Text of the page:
Lost Sayings of the Jedi Christian 1

How does one become a Jedi Christian? By wanting to.

Thomas Merton was walking on Sixth Avenue with Bob Lax one spring evening when Lax asked him, “What do you want to be anyway?” “I don’t know; I guess what I want to be is to be a good Catholic.” Lax replied, “What do you mean you want to be a good Catholic? What you should say is that you want to be a saint.” Taken back Merton responded, “How do you expect me to become a saint…I can’t be a saint. I can’t be a saint.”

Then Lax said, “all that is necessary to be a saint is to want to be one. Don’t you believe that God will make you what he created you to be if you consent to let Him do it? All you have to do is desire it.”

(The Seven Story Mountain, NY, Harcourt, Brace and Co., 1948, 1978 (New American Library, 1961), pp.237-38

Few Words.

Chuck Palahniuk, author of Fight Club, captures the danger of words in Lullaby: “Sticks and stones will break your bones, but now words can kill too. The new death, this plague can come from anywhere, a song, an overheard announcement, a news bulletin, a sermon, a street musician; you can catch death from a telemarketer, a teacher, an internet file, a birthday card, a fortune cookie, a million people might watch a television show then be dead the next morning because of an advertising jingle.”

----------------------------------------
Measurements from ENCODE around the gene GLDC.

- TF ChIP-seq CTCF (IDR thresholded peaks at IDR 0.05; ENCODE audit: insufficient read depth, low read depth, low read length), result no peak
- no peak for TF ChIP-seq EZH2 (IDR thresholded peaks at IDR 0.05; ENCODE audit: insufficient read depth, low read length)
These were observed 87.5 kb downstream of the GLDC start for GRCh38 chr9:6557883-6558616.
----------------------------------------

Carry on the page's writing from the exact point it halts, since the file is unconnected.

Your generation is weary of word bombardment and yet some of your teachers practice it. Jesus was one of few, but well chosen words.

Loaves and Fishes

Father McCloskey of Opus Dei said, “If you want to change the world, what you usually do is go for the best people.” George Barna envisions a farm system of the best and brightest.

God has nothing against the ‘best and brightest.’ God called Paul, an intellectual giant of his day, and C.S. Lewis, a bright bulb in ours. But God is more concerned about loyalty of heart and the full offering of gifts for His use, than He is in their valuation by humans.

The best and brightest are tempted towards hubris. With JFK they brought America the Viet Nam War. When God sought a King for Israel he chose the Shepherd boy David over his warrior-brothers; when Jesus wanted to feed the five thousand he asked for what was available and fed 5000 from the five loaves and two fishes brought to Him.

Life fully lived.

In Tuck Everlasting you are reminded to not fear death, but rather to fear the ‘un-lived life.’ You don’t have to fear death; you just have to live life fully. The Jedi Christian is confident of life everlasting and so lives each day of this life aware of its teeming possibilities. Abraham Maslow called it the ‘actualized life,’ Jesus called it the ‘abundant life.’ Whatever you choose to call it—just live it—each second, each minute, each hour all day.

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